South Dakota New to Geothermal, have some general questions

Discussion in 'Maintenance and Troubleshooting' started by MicaTurtle, Sep 18, 2020.

  1. MicaTurtle

    MicaTurtle New Member

    Hi all,
    I recently bought a house that has a Geothermal system that was installed in 1998 (when it was first built), that came with no manuals or any type of documentation that I can find, and let me tell you, it's a been a crash course in HVAC learning compared to my old "normal" electric AC and gas furnace. While trying to familiarize myself with my system (something I like to do BEFORE something goes wrong, so that I don't get seen as an easy mark by repairmen) I've come into some questions.

    1. Is a Geothermal system and "heat pump system" the same thing? Are there any other HVAC systems that use heat pumps?

    2. What is the difference between the a closed loop and an open loop system?

    3. I'm assuming the reason that coolant is used most of the time instead of just water is because in places like where I live (South Dakota), water could freeze and rupture pipes? Is that correct or is there a different reason?

    4. I think I'm correct that all Geothermal units are "ground source" (meaning that they take heat or cooling from underground) However, how can I tell if I have a "direct exchange" (it just pumps coolant around thru the ground) or a "water source" (it pumps water down into pipes interwoven with the coolant pipes) system? (If I'm wrong with any of my definitions, PLEASE let me know)

    5. If a certain manufacturing company has their logo emblazoned on the large metal box in the basement (in my case, FHP Energy Systems), does this mean they probably made the whole system, including the box (I think it may be called a cabinet), the pipes to the underground, and the heat pump? Or is it normal to piecemeal system parts out to whomever installers/contractors can get the best deal from?

    6. My serial number on the sticker on the side of the metal box thing in my basement says "FHP Manufacturing Division", and has a serial number that starts with an EJ ... I know it's manufacture date is in 1998 because of this page - - However, it has the a model # of GT026-1VTN, as well as a model # of HP100-1XS (on a different sticker) - Which one is the model number for which part?

    7. I think I have R-22 refrigerant/coolant running thru the pipes of my system, I know that they recently outlawed the production of NEW R-22, and that eventually I'll have to flush all the old stuff out and replace it with an alternate coolant. Does anyone know how to tell how many gallons of coolant are in your system? and/or approx. how much it will cost to have it replaced eventually?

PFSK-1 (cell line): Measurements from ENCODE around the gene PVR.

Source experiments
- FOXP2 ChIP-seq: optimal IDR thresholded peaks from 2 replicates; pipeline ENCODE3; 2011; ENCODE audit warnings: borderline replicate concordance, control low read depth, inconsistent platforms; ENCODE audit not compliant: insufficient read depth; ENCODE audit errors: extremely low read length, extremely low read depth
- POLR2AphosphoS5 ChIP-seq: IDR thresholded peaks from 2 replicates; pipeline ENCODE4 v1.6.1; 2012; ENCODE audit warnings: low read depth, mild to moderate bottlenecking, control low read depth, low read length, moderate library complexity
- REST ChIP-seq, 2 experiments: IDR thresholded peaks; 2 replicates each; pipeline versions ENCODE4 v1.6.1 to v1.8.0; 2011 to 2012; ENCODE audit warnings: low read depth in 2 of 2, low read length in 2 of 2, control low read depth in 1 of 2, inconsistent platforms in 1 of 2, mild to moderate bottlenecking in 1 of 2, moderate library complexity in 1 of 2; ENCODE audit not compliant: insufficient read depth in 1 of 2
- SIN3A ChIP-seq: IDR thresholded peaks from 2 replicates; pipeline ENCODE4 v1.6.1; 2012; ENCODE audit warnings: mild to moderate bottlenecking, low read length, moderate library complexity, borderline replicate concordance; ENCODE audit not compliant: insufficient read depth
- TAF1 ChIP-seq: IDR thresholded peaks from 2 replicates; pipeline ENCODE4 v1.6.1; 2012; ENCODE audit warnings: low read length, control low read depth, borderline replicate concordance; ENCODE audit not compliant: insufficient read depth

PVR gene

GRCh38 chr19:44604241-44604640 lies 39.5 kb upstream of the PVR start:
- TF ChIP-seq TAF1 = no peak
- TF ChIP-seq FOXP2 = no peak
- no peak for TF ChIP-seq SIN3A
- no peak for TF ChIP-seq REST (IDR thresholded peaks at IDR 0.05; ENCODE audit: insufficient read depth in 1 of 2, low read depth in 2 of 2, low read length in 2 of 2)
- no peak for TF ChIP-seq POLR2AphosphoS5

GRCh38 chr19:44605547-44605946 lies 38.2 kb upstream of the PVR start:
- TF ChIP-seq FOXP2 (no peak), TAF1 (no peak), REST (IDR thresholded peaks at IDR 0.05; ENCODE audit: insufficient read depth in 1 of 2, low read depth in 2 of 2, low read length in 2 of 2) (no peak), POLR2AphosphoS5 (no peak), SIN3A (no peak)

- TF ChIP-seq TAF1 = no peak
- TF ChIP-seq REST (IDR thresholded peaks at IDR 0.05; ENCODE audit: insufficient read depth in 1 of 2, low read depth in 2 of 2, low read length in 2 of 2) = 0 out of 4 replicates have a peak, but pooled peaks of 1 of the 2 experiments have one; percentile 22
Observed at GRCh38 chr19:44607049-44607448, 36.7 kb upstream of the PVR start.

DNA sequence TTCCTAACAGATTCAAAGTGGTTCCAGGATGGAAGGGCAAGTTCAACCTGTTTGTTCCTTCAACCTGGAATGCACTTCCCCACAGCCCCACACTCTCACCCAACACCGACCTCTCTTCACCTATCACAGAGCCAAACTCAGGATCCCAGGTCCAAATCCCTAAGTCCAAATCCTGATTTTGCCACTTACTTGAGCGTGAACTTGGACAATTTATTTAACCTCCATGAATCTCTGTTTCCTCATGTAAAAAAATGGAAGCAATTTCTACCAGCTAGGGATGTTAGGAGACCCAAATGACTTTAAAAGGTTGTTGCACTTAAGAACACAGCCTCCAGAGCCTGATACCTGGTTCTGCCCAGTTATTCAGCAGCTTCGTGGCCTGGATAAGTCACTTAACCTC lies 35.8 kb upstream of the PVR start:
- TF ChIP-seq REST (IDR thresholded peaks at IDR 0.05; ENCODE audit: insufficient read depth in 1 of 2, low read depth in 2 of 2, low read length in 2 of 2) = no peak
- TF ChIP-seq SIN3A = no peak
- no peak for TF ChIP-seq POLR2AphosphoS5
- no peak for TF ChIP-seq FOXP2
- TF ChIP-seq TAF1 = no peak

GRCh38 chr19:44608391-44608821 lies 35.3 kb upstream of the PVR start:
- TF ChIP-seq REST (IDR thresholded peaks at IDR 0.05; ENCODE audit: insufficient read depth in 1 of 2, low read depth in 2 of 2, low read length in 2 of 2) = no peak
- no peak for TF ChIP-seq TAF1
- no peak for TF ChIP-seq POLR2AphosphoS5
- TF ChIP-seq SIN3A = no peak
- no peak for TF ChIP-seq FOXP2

Thanks for this site, and for all the information it provides.
  2. gsmith22

    gsmith22 Member

    1. geothermal system is probably better called a "ground source heat pump system" which would have pointed you in the right direction that they are in fact heat pumps. It extracts heat from the ground (heating) or rejects heat to the ground (air conditioning) via the water based ground loop. At the inside of the house, it distributes heat via air (forced hot air or a/c) or water (radiant).

    2. closed loops is just that - a fixed amount of water is pushed through the system between the heat exchanger in the heat pump out to the heat exchanger in the ground. An open loop system extracts water from an exterior source (typically an underground aquifer) runs it through the heat exchanger and then puts it back to the exterior source. the water drawn in is not the same water that the system is rejecting to the ground.

    3. antifreeze is used in closed loop systems only to prevent the loop from freezing and not being able to circulate the water. loop temps commonly drop to ~30F during heating season

    4. yes - see #1. Direct exchange wouldn't have hdpe pipes carrying water. I believe they take the condenser coil and run it into the ground so refrigerant is directly exchanging heat with the ground instead of a water loop. Water based geo system have several heat exchangers inside of them to transfer heat between the ground loop, refrigerant loop, and method of heating/cooling the house.

    5. they would have made the box only which contains the heat pump. ground loop is constructed on site piecemeal (which is why the systems are expensive to build). I would guess they probably didn't make any loop pumps used to circulate the water in the ground loop.

    6. not familiar - hopefully someone else will chime in who is

    7. every heat pump I have ever seen tells you how much refrigerant is in the heat pump on the unit label. BUT, I think you will find that a replacement unit will be your best and cheapest route. Significant efficiency gains have been made since 1998 not to mention the likelihood that current refrigerants won't run the system or at least run it well. If you are going to get a new unit, do it now. Federal tax credit is 26% this year, 22% in 2021, and then disappears after that.
    MicaTurtle likes this.

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